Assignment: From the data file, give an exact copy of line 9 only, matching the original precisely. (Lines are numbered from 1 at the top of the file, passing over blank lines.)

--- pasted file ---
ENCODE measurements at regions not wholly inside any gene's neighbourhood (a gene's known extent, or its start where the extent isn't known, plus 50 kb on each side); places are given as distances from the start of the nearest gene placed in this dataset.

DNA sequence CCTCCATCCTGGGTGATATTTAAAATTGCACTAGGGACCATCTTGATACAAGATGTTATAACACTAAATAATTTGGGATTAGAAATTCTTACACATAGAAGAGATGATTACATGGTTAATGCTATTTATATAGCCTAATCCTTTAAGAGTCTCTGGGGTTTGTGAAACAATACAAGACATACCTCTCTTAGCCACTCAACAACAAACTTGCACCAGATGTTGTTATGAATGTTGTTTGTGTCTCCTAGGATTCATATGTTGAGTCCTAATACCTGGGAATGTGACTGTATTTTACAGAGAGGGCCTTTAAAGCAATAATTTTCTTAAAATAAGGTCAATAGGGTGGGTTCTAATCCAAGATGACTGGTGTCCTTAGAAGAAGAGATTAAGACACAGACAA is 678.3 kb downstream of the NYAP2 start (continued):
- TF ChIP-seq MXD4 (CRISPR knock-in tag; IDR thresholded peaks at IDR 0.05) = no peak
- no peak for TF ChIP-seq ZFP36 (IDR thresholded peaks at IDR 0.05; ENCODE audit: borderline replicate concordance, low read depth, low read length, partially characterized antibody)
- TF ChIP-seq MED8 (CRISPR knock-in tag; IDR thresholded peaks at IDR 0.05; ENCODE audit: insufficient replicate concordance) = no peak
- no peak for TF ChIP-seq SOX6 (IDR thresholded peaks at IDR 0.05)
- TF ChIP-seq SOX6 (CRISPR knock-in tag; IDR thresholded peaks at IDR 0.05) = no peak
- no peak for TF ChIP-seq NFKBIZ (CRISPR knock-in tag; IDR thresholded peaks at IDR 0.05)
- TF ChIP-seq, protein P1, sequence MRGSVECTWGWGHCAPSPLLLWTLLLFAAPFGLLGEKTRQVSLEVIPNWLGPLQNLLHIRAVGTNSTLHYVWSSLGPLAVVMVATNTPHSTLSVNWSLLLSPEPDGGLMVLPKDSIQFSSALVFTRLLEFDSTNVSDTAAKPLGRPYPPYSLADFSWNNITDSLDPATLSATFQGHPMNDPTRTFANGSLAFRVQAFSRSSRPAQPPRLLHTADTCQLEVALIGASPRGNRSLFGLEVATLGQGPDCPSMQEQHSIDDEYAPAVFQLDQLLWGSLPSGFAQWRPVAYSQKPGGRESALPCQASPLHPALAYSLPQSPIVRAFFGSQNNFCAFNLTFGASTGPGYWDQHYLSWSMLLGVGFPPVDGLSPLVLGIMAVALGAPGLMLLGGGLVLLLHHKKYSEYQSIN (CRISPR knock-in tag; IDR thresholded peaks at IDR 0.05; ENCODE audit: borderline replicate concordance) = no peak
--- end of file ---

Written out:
- TF ChIP-seq, protein P1, sequence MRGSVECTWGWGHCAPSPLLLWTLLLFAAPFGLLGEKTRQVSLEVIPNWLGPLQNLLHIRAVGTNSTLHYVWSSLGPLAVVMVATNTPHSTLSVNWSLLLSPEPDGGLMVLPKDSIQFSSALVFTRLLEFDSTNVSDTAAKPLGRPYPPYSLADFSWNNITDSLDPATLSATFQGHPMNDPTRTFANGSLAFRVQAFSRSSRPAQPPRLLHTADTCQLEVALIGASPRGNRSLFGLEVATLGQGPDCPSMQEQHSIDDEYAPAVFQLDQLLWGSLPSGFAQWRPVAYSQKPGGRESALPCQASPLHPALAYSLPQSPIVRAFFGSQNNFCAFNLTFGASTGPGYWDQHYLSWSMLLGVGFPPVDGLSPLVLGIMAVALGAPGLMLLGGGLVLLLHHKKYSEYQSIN (CRISPR knock-in tag; IDR thresholded peaks at IDR 0.05; ENCODE audit: borderline replicate concordance) = no peak